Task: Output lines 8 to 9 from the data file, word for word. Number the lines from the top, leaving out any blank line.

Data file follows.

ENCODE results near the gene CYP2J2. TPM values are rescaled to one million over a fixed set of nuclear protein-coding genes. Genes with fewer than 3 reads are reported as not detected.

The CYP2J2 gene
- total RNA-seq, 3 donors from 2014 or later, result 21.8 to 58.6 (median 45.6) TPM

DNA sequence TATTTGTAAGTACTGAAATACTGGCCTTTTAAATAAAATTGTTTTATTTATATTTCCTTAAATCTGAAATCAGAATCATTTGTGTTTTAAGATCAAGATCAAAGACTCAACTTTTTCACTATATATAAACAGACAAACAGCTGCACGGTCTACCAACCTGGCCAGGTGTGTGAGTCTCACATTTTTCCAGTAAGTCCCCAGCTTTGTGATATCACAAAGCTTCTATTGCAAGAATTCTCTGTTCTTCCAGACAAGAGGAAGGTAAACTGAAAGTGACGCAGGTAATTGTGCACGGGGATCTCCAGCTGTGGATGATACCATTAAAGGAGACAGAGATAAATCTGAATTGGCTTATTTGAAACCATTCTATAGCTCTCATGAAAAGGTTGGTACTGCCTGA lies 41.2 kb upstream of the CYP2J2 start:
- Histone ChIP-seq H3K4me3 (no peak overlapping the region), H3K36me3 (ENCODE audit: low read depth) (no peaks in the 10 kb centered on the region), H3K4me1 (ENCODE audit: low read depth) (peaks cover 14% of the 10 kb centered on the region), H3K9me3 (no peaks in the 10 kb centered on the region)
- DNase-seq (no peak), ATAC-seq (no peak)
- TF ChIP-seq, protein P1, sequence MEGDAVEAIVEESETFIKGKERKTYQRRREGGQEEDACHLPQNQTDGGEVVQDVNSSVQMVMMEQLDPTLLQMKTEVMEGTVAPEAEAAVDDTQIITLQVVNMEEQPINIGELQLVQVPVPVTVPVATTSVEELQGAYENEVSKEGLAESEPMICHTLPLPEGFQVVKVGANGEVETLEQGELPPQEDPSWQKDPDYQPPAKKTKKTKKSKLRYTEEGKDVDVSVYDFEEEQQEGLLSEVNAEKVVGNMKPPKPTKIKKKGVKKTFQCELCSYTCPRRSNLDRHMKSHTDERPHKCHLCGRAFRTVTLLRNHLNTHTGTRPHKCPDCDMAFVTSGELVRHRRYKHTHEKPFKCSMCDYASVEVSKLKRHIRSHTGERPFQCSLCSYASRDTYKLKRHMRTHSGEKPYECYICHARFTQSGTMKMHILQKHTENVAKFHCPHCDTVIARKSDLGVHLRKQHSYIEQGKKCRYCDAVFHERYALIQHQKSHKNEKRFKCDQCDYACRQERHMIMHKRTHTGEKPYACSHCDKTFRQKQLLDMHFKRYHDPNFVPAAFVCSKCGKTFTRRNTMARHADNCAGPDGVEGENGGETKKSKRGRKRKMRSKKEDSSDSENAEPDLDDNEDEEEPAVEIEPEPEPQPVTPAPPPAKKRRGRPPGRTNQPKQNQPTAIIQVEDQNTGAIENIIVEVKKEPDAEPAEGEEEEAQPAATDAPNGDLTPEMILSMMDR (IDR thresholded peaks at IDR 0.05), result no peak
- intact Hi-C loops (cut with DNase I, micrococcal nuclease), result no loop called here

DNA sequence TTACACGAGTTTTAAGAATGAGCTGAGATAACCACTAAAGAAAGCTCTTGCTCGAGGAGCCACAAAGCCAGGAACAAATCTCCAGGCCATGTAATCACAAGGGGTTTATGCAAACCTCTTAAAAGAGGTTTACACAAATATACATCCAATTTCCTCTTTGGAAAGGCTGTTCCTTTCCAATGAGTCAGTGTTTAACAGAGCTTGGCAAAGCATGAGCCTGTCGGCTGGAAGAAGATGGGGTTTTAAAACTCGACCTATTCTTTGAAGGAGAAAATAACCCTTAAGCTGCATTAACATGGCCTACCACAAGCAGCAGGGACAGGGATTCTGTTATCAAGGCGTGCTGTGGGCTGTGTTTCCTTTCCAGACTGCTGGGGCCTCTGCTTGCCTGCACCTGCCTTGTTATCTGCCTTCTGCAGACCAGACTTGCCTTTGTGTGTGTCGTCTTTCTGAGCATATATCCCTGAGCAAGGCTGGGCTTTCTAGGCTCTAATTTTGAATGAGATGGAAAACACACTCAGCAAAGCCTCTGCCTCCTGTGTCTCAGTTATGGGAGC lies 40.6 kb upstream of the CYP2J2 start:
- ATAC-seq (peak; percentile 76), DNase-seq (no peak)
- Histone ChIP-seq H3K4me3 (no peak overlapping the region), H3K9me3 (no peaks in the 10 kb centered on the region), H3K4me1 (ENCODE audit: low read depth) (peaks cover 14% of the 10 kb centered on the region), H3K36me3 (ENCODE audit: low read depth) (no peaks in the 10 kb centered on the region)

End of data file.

- intact Hi-C loops (cut with DNase I, micrococcal nuclease), result no loop called here

DNA sequence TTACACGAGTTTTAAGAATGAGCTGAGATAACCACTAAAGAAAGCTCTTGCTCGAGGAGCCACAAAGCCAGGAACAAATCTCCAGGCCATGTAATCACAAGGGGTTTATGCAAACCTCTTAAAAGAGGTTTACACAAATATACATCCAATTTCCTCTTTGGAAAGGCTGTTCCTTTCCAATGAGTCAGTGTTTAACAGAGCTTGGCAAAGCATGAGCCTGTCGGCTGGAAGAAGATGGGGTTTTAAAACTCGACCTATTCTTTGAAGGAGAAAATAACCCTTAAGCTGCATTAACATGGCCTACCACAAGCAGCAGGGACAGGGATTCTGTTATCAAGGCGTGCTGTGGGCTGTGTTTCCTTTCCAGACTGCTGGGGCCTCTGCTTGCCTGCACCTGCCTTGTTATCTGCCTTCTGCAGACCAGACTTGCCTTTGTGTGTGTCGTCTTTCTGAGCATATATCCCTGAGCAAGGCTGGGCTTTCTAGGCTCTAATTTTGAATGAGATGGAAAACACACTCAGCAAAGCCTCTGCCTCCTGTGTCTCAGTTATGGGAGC lies 40.6 kb upstream of the CYP2J2 start: